Clow-Patterson Farmstead

Naperville, IL

Client: Pulte Homes

Jean supervised Historic Illinois Buildings Survey (HIBS) recordation for the Clow-Patterson Farmstead, a project that was undertaken to mitigate the adverse effects of its demolition, per the Illinois State Agency Historic Resources Preservation Act. The 113-acre site featured numerous resources, including a concrete-block farmhouse, a bungalow, Quonset building, and both wood and metal barns. Jean took representative digital photographs of the buildings, which were included in the HIBS Outline Report, as were current floor plans developed by a colleague using CAD. She researched and wrote a series of contextual essays that focused on the history of Wheatland Township; the significance of the Clow and Patterson families; and a history of the farmstead from the 1870s—the period it was established—until 2019, the year it was razed for a residential subdivision.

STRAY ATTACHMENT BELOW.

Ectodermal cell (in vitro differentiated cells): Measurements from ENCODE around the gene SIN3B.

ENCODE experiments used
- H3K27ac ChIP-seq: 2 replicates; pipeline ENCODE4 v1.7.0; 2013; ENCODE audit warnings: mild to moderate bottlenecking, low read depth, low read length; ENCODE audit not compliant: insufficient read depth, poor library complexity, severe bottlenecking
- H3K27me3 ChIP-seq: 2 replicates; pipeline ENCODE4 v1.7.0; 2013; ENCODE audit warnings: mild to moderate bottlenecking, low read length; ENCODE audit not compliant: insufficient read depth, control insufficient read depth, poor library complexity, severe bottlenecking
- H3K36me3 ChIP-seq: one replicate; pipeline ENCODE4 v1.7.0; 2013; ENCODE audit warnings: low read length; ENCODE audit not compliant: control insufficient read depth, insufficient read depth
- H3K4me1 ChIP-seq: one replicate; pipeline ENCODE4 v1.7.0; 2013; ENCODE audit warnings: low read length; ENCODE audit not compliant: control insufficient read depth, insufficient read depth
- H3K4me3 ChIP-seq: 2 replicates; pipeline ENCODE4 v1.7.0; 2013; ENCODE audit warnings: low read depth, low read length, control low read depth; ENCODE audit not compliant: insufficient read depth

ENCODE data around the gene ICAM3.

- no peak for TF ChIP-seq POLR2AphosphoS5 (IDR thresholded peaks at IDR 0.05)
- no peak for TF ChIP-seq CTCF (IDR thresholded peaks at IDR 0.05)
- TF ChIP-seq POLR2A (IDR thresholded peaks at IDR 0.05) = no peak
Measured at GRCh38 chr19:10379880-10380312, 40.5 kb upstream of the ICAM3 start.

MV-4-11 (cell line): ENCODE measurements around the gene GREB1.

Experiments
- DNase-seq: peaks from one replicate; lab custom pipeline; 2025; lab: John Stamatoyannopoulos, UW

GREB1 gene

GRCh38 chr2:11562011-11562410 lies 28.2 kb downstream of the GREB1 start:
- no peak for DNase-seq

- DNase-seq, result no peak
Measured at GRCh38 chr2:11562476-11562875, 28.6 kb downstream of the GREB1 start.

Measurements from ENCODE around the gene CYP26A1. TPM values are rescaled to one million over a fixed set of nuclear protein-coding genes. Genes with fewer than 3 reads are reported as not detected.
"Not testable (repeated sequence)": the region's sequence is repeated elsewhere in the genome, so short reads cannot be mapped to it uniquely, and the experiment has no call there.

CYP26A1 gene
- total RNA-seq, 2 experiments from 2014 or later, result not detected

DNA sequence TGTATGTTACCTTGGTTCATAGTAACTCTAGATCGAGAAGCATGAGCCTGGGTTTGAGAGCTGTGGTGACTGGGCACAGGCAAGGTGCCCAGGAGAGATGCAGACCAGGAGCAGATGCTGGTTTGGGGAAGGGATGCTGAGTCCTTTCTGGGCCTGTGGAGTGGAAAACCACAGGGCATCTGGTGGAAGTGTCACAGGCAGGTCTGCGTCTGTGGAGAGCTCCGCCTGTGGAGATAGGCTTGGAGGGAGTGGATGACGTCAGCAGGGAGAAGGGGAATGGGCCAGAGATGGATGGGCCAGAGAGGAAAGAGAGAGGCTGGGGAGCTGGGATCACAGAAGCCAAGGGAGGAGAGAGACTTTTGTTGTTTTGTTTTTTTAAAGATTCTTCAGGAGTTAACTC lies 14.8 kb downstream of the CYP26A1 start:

The Clow-Patterson Farmstead was significant for its association with John Henry Clow and William D. Patterson, who were members of two pioneering families from Scotland that helped settle Wheatland Township in the 1840s and 1850s, and once owned much of its northeast quadrant. Both were successful farmers, growing wheat, corn and oats, which were Will County’s most prevalent nineteenth-century crops. During the 1940s, the farm was taken over by Frank Dale Hartman—Patterson’s grandson—who once raised nearly 100 Angus feeder cattle on the property. The farm was purchased in the early 1960s by the Richard D. Wagner family, which operated a nursery, raised vegetables for wholesale, and operated a farm stand, thus signifying the shifting nature of agriculture in Wheatland Township, which transitioned from rural to urban starting in the 1970s.